A Lesson about Failure: A Letter to my Kids

 

Dear sweet children,

Let me start by telling you that parenting is hard. Not only because parents have to make decisions every day that will best benefit you, but also because we have to teach you to be the best human beings possible. And, much of that comes from leading by example.

This is a hard because I’ll be the first to say that I am not perfect, and I am still figuring out how to react to certain situations myself. I know you are watching my every step, every reaction. It makes me wonder every day, am I doing a good job?

Recently you saw me fail.  You saw me struggle.  You saw my disappointment and my tears. 

I know you will remember the day that I opened that letter.  The one I had been anxiously awaiting. The letter that held my fate.

I had been working so hard to get accepted into a program at my school. You had seen me go to class, study, and spend time away from you. Even when I didn’t feel like doing all that, I just did it. Sometimes it took a lot of willpower, because I had a goal in my mind. Even when I knew that my chances were slim to get in, I tried anyway.

We all held our breath as I tore open the letter, and I couldn’t hide the tears as I read the words. I didn’t get in. It was a dreaded rejection letter. As you saw my face of disappointment, I tried to determine whether or not I should let you know that I had failed.

I remember your sweet words and how you tried to make me smile. At that moment I realized that the way I reacted to this disappointment could possibly shape your future self. Because, my sweet children, failure is inevitable in this journey of life.  Sometimes it’s unavoidable even if you’ve tried your best.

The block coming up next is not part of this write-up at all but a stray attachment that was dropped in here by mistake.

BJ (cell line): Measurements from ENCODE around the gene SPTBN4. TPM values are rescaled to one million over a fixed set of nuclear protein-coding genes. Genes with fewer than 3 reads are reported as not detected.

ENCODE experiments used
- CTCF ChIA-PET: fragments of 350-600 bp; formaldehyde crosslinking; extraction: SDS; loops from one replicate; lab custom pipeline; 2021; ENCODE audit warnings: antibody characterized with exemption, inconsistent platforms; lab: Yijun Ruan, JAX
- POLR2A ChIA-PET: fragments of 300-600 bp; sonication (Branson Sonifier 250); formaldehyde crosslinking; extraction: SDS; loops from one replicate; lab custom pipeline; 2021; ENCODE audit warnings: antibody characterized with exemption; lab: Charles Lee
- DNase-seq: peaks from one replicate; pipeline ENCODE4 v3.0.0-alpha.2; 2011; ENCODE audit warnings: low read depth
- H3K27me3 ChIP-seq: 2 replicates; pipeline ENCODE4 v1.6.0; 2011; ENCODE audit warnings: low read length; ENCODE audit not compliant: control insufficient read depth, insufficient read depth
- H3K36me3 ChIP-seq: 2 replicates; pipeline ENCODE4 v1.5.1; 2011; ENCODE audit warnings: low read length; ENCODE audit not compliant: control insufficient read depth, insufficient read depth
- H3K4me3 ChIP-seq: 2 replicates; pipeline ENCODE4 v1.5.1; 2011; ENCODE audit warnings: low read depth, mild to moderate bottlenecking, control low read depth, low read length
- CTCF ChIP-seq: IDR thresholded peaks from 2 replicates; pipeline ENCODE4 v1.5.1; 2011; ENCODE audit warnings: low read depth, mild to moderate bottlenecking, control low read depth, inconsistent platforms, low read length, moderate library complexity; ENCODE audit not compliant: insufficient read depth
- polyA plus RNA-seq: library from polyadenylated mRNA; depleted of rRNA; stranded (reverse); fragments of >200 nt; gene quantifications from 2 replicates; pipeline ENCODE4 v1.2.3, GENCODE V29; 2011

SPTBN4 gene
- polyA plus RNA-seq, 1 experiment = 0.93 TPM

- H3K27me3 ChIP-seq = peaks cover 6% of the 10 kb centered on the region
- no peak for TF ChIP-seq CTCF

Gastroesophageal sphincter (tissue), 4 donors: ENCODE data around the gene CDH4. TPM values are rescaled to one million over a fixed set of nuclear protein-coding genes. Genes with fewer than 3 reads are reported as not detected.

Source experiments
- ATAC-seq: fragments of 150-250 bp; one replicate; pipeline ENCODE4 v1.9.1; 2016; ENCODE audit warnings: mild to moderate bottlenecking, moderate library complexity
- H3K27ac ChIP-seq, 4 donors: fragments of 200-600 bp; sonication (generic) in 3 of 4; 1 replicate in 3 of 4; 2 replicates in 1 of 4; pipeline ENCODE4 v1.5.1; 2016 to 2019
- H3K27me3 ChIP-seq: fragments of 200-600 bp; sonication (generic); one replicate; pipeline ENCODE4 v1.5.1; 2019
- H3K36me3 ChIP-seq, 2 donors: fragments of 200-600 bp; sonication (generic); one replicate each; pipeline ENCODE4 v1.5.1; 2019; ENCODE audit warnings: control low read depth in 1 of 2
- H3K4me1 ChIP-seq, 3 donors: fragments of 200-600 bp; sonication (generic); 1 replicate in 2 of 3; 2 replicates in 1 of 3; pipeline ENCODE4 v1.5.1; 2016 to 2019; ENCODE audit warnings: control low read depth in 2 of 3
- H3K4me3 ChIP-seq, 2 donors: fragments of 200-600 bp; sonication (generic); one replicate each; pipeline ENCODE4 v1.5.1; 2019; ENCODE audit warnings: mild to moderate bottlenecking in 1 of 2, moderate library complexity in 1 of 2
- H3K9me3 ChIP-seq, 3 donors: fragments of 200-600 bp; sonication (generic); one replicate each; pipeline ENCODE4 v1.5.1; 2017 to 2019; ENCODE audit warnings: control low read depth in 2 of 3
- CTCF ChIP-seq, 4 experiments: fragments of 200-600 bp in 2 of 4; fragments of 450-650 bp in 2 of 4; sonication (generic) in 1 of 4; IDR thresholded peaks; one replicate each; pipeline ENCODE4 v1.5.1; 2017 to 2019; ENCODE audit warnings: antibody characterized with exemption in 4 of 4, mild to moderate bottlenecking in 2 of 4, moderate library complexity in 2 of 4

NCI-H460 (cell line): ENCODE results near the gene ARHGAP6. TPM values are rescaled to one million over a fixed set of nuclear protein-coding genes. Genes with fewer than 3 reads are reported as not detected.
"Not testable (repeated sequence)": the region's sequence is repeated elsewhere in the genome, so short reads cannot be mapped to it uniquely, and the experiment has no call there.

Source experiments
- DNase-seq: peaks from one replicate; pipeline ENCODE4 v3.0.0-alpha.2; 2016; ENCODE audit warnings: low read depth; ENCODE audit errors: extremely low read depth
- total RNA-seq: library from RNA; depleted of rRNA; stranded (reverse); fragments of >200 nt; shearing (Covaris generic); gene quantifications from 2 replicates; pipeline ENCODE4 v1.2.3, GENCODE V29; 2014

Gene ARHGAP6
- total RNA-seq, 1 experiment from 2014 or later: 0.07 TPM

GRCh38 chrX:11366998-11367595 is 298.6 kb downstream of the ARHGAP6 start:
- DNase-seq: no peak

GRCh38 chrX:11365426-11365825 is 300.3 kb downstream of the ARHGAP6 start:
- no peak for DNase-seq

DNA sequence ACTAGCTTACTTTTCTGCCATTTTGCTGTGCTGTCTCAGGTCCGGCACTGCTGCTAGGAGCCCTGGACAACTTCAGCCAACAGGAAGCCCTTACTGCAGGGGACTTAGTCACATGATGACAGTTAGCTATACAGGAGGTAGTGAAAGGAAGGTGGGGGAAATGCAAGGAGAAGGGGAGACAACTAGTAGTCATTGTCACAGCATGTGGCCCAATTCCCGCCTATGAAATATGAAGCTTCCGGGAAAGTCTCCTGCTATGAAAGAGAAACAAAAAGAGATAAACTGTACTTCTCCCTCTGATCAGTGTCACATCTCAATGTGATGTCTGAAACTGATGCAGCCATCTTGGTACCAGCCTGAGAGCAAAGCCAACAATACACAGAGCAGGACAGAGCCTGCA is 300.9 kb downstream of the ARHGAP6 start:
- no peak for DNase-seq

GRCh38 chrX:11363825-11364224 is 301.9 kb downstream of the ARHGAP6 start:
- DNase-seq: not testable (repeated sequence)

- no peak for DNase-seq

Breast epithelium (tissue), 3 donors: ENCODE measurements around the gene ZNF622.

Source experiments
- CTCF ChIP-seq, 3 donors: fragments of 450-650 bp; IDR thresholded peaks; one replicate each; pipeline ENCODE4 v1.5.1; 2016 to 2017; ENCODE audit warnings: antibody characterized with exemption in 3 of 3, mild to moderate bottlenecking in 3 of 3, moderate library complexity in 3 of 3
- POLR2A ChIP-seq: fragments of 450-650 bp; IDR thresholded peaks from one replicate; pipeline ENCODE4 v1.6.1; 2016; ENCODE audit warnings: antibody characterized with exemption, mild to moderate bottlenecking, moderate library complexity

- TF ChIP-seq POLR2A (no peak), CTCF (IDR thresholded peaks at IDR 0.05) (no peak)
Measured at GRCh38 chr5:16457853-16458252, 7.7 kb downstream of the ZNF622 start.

As you grow up and you keep learning, this is what I want you to remember:

Failure doesn’t mean you are not good enough.

Oh, boy! I wish I could tell you that this comes easy. The truth is that I still struggle with this. I know I’m your mom and a grown up; I should be better at this, right? The thing is that my negative self talk gets to me sometimes. I have learned to quiet that voice and you will learn that, too.

You have to learn to move forward.

Sometimes you might find it hard to muster up any more motivation. I get it – I have been through that, too. You will question yourself and you will reconsider your goals. Believe me, if you really want it, it’s worth it. You have to keep moving forward and reaching for your goals, no matter the set back.

People who love you will always be proud of your efforts.

I have seen this first hand. Your grandma has always been there for me in my successes and in my failures. There have been others though who saw me struggle, watched me fall, and yet continued to cheer for me as I got back on my feet. Don’t ever forget that we have your back.

It’s okay to mourn your losses.

I know it sounds weird, but sometimes it will feel like you lost something. It could be time, it could be effort. It could be the subtle blow to your pride. It’s okay to be sad, and it’s okay to shed a few tears. But, dear children, don’t dwell on it, because that feeling will pass.  Mourn your losses and then press forward. 

As I’m trying to figure out what’s next, I realize that the best thing I have are you and your dad as my most encouraging support system. If you only knew how your hugs and kisses picked me up when I was down. Your sweet words of encouragement made me forget that rejection letter. That afternoon, as we baked cookies, I realized I will always be scared of failure. 

However, my biggest fear is not facing another rejection letter.  My biggest fear is to fail you, my sweet children. And while I can’t promise I won’t ever fail again, I will promise to always give everything my all.

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